Two patients were heterozygous for synonymous variants (p.F100F; c.300C>T and p.P244P; c.732C>G) that are unlikely to be pathogenic. We also found a novel missense variant, p.P93R; c.278C>G that affects a residue within a highly variable region of the gene and is likely to be a rare polymorphism.
The first family includes two siblings with permanent neonatal diabetes. Both the proband (I-1, Table 1) and his affected brother were diagnosed with diabetes at 18 days (blood glucose 20.9 mmol/l and 20.6 mmol/l, respectively). Both siblings are treated with insulin pumps. Ultrasound sonography showed a normal pancreas. There were no clinical features of exocrine pancreatic insufficiency and faecal elastase was within the normal range (Table 1).
Proband II and III were born to consanguineous parents (first cousins). Proband II was born at 40 weeks' gestation and developed diabetes at 2 days of life (44.4 mmol/l). The third patient (III, Table 1) was diagnosed with neonatal diabetes mellitus at 20 days (27 mmol/l). There was no clinical evidence of exocrine pancreatic insufficiency in either of these cases, but biochemical testing had not been performed as it was not indicated on clinical grounds.
Finally, we report a female infant in whom a single inactivating PDX1 mutation was identified. The patient (IV, Table 1) was born to unrelated parents without diabetes. She was diagnosed with diabetes at 20 days and insulin treatment commenced. Ultrasound sonography was performed when she was 2 weeks old and showed that at least the head of the pancreas was present. Her faecal chymotrypsin level was normal.
Biallelic mutations in PDX1 were identified in four patients from three families with isolated permanent neonatal diabetes. None were reported to have pancreatic agenesis or exocrine pancreatic insufficiency and, in the two cases where faecal elastase was measured, levels were normal.
The first patient and his affected brother are compound heterozygotes for a missense (P87L) and a frameshift mutation (A34CfsX191). Their mother was born to consanguineous parents and is homozygous for the P87L mutation. This mutation is likely to be hypomorphic as she did not develop diabetes until adulthood when she was diagnosed with gestational diabetes during her first pregnancy. The father is heterozygous for the frameshift mutation and any future offspring will be at 50% risk of permanent neonatal diabetes. The two other probands, both from consanguineous families, harbour homozygous missense mutations affecting highly conserved residues within the homeobox domain of the protein (respectively p.R176Q and p.A152G). The R176Q mutation affects a residue just two amino acids upstream of the mutation (E178G) reported by Nicolino et al. 9 (Fig. 1).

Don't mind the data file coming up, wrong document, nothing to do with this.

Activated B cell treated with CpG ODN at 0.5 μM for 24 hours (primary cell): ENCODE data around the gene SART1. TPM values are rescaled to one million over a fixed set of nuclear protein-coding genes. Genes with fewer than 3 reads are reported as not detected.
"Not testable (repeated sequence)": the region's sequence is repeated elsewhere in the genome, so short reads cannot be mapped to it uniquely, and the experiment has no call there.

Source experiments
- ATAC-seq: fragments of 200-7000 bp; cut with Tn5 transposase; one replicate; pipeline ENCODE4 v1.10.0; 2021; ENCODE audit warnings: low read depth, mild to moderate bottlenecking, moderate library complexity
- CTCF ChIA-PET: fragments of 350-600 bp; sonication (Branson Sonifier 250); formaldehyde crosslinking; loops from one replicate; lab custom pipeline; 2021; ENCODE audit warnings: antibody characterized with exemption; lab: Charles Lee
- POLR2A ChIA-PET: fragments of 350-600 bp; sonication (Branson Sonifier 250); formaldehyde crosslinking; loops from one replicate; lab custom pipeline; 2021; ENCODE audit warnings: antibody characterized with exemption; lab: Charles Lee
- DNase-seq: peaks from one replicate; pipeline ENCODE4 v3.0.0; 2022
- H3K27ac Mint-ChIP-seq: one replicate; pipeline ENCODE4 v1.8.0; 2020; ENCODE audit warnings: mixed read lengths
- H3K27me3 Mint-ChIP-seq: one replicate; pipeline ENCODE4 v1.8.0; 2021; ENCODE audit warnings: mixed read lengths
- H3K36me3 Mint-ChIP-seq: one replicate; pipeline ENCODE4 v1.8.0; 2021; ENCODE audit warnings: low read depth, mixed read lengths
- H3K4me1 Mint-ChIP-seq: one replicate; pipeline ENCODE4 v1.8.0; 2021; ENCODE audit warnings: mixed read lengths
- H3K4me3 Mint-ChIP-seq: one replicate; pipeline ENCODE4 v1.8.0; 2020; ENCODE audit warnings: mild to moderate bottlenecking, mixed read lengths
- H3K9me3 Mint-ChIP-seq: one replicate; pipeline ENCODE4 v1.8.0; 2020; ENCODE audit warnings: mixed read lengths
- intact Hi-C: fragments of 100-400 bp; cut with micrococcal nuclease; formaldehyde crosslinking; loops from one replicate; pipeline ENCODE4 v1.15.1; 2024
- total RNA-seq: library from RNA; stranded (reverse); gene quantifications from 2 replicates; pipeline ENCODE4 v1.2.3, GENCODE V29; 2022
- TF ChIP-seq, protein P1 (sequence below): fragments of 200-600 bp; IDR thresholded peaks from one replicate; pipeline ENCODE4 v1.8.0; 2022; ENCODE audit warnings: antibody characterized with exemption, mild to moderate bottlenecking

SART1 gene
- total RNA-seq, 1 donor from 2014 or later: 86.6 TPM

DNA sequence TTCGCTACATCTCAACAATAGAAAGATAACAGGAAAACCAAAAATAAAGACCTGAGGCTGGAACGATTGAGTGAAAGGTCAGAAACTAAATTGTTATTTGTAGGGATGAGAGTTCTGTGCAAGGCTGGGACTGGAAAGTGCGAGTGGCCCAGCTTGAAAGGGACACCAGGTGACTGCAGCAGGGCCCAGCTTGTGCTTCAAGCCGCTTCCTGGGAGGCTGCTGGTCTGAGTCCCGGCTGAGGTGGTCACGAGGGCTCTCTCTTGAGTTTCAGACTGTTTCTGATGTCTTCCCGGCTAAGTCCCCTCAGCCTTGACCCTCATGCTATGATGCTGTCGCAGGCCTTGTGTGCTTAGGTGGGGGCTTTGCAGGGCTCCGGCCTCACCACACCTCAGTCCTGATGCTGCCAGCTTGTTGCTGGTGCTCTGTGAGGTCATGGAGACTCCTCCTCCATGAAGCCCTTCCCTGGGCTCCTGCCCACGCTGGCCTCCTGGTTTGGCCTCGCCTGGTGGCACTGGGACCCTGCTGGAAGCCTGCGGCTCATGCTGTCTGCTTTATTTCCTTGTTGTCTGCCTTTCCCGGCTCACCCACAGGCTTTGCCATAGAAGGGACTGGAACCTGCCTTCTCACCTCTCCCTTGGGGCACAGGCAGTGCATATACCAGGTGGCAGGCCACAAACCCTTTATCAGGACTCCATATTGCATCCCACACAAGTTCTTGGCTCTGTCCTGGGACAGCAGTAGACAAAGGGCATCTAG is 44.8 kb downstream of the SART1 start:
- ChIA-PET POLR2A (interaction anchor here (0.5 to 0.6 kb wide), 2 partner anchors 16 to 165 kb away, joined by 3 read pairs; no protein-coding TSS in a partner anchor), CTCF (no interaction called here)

A fourth patient was found to be heterozygous for a novel PDX1 nonsense mutation (C18X). The mutation is predicted to introduce a stop codon in the first exon of PDX1 and it is likely that the mutated transcript is subject to nonsense mediated decay. She inherited this mutation from her unaffected father but sequencing analysis of the intronic and regulatory regions of PDX1 failed to identify a second, maternal mutation. This C18X mutation is predicted to cause neonatal diabetes in the homozygous, but not heterozygous state. Our results cannot distinguish between the alternative possibilities of an undetected maternal mutation (e.g. a translocation or inversion) or that the heterozygous mutation is coincidental to her phenotype, consistent with a previous report of heterozygous null PDX1 mutations in population controls 10.
The first cases (three patients from two families) with biallelic PDX1 mutations 4–6 had complete pancreatic agenesis. Subsequently, two cousins with permanent neonatal diabetes and subclinical exocrine insufficiency were reported 9. We report a further four cases with biallelic PDX1 mutations without clinical evidence of exocrine pancreatic insufficiency. In the two cases tested, faecal elastase levels were normal. This suggests that the phenotype caused by biallelic PDX1 mutations is correlated with the mutation type. Null mutations that abolish the protein activity cause pancreatic agenesis, while hypomorphic mutations partially affecting the protein functionality lead to permanent neonatal diabetes with or without exocrine insufficiency.
As expected, mutations in PDX1 were more common in cases of isolated permanent neonatal diabetes born to consanguineous parents compared with outbred cases (2/17 vs. 1/86). Sequencing of PDX1 is recommended in patients with isolated permanent neonatal diabetes, even in the absence of clinical or biochemical features of pancreatic exocrine insufficiency.
The authors thank the families for participating in this study. We are grateful to Annet Damhuis, Jess Thompson and Amna Khamis for their technical assistance. SEF was the Sir Graham Wilkins, Peninsula Medical School Research Fellow. ATH was the recipient of a Wellcome Trust Research leave Award. SE and ATH are employed as core members of staff within the NIHR funded Peninsula Clinical Research Facility.